Tom from Green Bay
I recently finished reading a book written by Larry D. Names. The title is, “The History of the Green Bay Packers: The Lambeau Years, Part One.” The author tells about the early history of football in Green Bay and the beginning of the team now known as the Packers. In the first two chapters, he outlines the various teams that represented the city in the early days of “professional” football. The author arrives at Nate Abrams being the founder because he organized and captained the city team in 1918. Names further stated that Abrams was a major, behind-the-scenes moneyman who helped keep the team afloat in the early years. Why hasn’t Abrams been given some credit for helping found the Packers given his key roles in their existence?
I believe the story of the Packers is the greatest in sports and started preaching the point even before becoming the team’s historian a little more than four years ago. Unfortunately, far too many writers have failed in their responsibility to be good stewards of their own subject matter and our history.
I understand how parts of the story have gotten muddled.
- How many new ventures start seamlessly even today? If you were to start a pickup rec team in whatever sport or even a small business, would you be able to go back and recreate a timeline a year later or a decade later if you hadn’t kept meticulous notes? That’s basically what happened with the Packers. They had no grand plans. They were organized when almost every city of any size in the Midwest and beyond had at least one local football team and often several of them. There were few leagues, most teams lived week to week and they all played on sandlot fields in local parks with few if any people watching. That’s how the Packers got started. Only months earlier, the organization of an industrial baseball league in Green Bay was covered in more detail by the Green Bay Press-Gazette.
- It didn’t take long before the Press-Gazette started covering its team better than just about any newspaper in the country, but it had skipped over the details about how it was organized, what led up to the first meeting, who was there and what transpired. Thus, we know nothing about any of that. But that’s part of what makes the Packers’ story so compelling: Their unremarkable start and the intrigue of the unknown.
Anyway, the first book about Packers history was written in 1946 by Arch Ward, sports editor of the Chicago Tribune and one of the most powerful figures in the world of sports at the time. I still consider his book a classic and one that got most things right. But Ward, like other writers of his day who wrote about Packers history for newspapers and magazines, was at a distinct disadvantage because there were no microfilm copies of the Press-Gazette available to him. He and his contemporaries were almost totally dependent on people’s memories of events, which took place 10, 20, 30 years earlier.
It wasn’t until the mid 1950s that someone could research the Press-Gazette on microfilm and, from what I’ve been able to gather, it was another 15 years or so before they could do it electronically. And that was only at two or three sites in Wisconsin. Outside the state, I’m not aware of the early editions of the Press-Gazette being available anywhere until they recently appeared online.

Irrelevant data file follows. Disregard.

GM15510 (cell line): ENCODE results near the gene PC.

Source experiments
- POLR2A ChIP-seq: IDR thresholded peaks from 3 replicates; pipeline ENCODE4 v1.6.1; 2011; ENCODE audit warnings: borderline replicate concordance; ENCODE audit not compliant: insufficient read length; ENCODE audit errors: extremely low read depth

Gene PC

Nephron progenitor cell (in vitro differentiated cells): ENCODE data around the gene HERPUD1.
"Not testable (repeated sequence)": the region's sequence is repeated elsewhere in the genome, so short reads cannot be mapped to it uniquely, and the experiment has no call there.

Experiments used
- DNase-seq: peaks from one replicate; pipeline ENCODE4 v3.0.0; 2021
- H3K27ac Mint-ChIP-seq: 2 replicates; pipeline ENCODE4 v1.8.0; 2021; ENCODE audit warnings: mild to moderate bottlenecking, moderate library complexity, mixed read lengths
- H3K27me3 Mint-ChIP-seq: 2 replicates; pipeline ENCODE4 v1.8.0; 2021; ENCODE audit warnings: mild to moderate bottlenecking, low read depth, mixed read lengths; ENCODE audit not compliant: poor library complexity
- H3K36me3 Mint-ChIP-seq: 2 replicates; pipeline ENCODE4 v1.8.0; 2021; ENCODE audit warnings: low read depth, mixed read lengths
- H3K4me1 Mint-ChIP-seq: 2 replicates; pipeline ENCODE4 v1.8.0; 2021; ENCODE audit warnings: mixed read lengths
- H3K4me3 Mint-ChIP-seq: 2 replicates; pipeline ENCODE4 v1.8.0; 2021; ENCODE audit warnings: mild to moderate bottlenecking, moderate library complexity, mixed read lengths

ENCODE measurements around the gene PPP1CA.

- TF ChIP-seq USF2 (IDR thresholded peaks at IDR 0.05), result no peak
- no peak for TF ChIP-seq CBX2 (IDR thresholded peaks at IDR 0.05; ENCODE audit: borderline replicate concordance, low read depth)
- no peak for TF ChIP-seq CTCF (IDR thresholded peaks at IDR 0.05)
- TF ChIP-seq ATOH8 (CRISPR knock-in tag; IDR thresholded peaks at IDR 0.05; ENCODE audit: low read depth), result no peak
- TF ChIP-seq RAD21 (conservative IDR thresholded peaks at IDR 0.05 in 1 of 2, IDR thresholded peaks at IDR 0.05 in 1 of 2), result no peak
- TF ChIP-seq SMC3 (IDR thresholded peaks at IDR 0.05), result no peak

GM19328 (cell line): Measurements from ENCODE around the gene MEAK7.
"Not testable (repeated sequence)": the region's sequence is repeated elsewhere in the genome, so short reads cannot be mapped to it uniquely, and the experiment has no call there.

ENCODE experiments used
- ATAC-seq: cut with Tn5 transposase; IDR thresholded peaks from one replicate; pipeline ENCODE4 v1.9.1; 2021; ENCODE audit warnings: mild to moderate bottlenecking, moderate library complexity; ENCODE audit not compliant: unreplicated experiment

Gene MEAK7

Names published his first book in 1987. By then, someone could go through microfilm and follow the Press-Gazette’s coverage of the Packers from 1919 forward. Not surprisingly, what was in the paper wasn’t always in accord with the many word-of-mouth myths that had surfaced about early Packers history.
Names was the first, I believe, to pick up on that. Unfortunately, rather than doing additional research by pouring through NFL minutes, public records, archival material available at other libraries and historical societies, Names simply concocted his own version of Packers history based on unsubstantiated information, much of it gathered from questionable sources. Names had resided in seven states, attended 11 schools and written mostly fiction before that. Not surprisingly, his books on the Packers are littered with outlandish conspiracy theories that don’t stand up to the truth test. Plus, he made an abundance of simple factual mistakes.
I think his theory on Abrams is one of them.
Granted, in the early 1930s, the first few Packers’ publicity books included a short item about the team being organized in 1918. By all accounts, George Whitney Calhoun, co-founder of the Packers with Curly Lambeau and the team’s publicity director over its first quarter-century, wrote those booklets. Obviously, anything Calhoun wrote or said can’t be summarily dismissed. But that wasn’t the only version of Packers history Calhoun served up. At other times during those years, he wrote 1919 was the start and then later he dropped all references to 1918. Additionally, Lambeau and some of the original players also traced the beginning of the Packers to 1919. Add it all up and there’s far more convincing evidence the Packers were established in 1919 and not the year before.
Still, the vignette in the original publicity books – 1930, ’31 and ’33 was where I found it – begs the question: Why?
I don’t know the answer. Calhoun was the manager in 1918 and maybe he decided to trace the start to the year he got involved. Maybe he thought that would ensure his place in history rather than having Lambeau get all the credit. But those are just wild guesses.
Whatever, by 1933, a record section was added to the booklet and it started with the 1919 season. And by 1935, the item about the Packers being organized in 1918 was removed for good.
There also was a clear distinction between the 1918 and 1919 teams in other ways.
The 1919 team was the first called the Packers, the first to be sponsored by the Indian Packing Co., and the first to be led by Lambeau. Also, more than half the players were new. The 1918 team either went by three different nicknames – Skidoos, Whales and Bays – or was organized and reorganized three different times with only 11 of 32 players returning in 1919.
In the second chapter of his book, Names wrote Abrams organized the Green Bay city team on Oct. 9, 1918, and it beat Appleton, 72-0, in its first game. Names also credited Abrams with being captain and sponsor.